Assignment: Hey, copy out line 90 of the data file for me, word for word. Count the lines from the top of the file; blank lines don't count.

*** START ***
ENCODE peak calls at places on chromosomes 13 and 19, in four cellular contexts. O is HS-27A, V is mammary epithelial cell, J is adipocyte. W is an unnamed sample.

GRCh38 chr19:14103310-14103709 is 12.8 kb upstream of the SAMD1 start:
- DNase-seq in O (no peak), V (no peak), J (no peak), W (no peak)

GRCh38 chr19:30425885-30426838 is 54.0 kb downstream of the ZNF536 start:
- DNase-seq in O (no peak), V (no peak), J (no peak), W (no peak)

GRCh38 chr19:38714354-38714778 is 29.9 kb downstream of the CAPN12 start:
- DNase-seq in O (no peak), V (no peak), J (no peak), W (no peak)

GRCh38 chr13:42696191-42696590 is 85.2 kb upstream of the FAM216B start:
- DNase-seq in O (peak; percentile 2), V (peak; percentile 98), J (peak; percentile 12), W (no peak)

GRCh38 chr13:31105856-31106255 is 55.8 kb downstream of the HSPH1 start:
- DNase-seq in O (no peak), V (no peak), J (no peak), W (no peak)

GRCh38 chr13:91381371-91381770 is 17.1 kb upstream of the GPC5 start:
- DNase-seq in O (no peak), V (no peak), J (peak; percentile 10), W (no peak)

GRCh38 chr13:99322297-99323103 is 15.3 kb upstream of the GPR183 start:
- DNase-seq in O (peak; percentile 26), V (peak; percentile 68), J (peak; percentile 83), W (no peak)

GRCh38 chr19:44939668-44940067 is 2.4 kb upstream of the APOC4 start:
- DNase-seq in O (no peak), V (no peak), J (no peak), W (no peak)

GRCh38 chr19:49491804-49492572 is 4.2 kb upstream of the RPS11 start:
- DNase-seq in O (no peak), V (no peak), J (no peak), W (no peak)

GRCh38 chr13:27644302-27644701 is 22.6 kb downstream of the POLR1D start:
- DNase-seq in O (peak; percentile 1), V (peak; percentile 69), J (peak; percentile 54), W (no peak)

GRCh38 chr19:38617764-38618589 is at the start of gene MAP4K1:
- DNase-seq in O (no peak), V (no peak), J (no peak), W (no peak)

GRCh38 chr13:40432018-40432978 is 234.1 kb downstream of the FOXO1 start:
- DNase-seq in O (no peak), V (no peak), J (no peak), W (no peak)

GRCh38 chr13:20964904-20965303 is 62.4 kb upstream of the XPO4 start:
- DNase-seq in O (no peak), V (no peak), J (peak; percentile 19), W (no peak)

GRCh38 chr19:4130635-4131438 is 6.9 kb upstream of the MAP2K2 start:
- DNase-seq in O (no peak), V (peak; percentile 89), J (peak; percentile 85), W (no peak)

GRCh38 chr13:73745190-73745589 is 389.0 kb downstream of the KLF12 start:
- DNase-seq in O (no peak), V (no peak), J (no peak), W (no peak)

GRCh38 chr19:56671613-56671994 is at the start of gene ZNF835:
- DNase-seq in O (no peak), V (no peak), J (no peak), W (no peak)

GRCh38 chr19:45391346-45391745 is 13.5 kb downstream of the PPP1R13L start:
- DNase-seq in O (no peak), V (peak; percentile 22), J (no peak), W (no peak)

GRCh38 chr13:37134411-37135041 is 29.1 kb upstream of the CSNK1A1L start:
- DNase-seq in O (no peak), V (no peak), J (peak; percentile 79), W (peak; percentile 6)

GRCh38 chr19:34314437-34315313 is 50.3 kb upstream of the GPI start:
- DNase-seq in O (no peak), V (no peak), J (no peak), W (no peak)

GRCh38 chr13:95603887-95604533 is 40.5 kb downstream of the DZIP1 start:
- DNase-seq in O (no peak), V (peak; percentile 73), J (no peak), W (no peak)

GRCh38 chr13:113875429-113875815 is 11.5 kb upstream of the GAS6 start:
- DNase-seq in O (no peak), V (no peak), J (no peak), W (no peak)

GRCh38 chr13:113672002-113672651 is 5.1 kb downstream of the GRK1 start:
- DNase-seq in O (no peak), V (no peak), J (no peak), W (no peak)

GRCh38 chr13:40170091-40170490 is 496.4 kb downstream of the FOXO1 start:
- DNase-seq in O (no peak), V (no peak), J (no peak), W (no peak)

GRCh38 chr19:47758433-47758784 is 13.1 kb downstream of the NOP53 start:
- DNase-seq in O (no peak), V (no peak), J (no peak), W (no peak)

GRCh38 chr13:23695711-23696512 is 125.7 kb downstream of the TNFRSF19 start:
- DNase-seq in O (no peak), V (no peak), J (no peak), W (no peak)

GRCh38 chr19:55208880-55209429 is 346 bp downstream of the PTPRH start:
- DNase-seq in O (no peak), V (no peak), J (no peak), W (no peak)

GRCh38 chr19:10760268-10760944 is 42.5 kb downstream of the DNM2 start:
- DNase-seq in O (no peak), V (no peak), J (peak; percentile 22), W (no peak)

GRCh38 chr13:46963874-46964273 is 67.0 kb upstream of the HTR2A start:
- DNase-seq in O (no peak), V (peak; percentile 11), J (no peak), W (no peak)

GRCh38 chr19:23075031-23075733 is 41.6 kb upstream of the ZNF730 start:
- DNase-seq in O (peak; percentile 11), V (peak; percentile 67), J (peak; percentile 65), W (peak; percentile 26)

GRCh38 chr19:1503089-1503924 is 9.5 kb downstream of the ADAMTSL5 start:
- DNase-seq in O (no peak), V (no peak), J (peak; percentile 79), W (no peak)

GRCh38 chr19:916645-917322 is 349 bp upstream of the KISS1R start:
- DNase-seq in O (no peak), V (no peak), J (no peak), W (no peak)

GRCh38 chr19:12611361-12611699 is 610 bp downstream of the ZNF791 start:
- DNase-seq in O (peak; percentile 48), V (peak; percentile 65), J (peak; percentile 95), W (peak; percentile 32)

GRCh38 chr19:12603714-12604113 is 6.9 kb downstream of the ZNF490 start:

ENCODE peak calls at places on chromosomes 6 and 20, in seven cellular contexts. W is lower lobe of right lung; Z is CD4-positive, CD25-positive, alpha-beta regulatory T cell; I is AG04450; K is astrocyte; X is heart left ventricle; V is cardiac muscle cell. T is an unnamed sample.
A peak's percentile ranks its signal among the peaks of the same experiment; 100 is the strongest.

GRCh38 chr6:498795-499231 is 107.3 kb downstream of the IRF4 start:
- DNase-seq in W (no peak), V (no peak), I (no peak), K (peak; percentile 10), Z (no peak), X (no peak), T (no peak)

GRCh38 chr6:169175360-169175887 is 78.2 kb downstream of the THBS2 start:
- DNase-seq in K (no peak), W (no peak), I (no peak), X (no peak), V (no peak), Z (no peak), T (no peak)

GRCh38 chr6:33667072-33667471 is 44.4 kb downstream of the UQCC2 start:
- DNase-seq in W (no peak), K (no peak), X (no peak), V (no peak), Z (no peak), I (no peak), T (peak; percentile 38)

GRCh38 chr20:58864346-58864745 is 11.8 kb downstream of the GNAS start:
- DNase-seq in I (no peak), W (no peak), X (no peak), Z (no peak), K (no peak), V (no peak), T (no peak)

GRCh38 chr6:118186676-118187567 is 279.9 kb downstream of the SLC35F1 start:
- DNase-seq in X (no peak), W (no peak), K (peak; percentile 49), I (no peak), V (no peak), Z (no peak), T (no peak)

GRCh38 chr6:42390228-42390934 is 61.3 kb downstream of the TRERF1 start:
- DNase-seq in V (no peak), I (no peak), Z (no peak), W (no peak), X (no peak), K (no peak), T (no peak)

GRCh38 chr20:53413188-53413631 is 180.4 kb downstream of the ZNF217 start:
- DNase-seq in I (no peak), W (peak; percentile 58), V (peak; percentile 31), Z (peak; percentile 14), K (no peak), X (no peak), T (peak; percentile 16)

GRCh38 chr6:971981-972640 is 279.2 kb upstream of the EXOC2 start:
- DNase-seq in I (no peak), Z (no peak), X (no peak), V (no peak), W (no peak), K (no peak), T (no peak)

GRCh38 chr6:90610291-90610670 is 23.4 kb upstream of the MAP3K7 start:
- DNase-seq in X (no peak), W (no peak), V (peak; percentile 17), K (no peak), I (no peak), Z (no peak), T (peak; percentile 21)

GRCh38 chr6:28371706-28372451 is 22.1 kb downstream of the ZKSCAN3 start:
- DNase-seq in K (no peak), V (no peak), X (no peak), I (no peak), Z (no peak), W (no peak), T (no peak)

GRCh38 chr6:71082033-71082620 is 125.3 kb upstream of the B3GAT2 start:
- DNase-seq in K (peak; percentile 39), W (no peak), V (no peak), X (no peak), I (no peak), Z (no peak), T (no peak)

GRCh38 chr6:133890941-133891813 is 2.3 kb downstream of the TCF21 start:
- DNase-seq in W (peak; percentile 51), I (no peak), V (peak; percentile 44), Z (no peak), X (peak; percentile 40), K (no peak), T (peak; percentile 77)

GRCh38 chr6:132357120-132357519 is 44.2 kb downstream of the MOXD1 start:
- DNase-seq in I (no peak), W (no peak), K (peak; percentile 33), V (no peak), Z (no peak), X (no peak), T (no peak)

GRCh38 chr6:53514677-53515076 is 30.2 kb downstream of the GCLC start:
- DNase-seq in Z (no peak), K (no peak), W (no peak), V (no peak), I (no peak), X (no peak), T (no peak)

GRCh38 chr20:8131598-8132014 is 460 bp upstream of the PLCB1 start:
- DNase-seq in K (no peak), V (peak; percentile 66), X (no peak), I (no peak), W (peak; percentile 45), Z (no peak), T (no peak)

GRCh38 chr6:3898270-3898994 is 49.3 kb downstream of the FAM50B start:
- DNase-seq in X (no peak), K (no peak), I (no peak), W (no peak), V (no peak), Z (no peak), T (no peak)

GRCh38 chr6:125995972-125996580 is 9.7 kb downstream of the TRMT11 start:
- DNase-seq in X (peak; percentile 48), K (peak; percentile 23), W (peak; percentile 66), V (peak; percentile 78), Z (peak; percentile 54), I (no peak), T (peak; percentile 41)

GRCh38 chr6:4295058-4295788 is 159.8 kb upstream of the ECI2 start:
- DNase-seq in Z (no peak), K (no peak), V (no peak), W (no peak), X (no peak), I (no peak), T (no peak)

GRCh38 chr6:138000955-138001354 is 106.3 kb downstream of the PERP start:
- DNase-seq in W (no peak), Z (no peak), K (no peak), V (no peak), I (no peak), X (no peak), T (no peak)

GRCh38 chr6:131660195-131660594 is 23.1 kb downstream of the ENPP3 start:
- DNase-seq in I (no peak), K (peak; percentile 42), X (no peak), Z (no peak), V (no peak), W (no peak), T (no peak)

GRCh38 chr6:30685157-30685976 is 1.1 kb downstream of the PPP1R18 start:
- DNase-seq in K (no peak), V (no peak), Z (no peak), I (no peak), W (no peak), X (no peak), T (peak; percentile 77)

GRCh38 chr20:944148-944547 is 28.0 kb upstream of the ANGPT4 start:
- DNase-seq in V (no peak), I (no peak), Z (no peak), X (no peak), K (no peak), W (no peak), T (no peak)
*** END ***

- DNase-seq in K (peak; percentile 39), W (no peak), V (no peak), X (no peak), I (no peak), Z (no peak), T (no peak)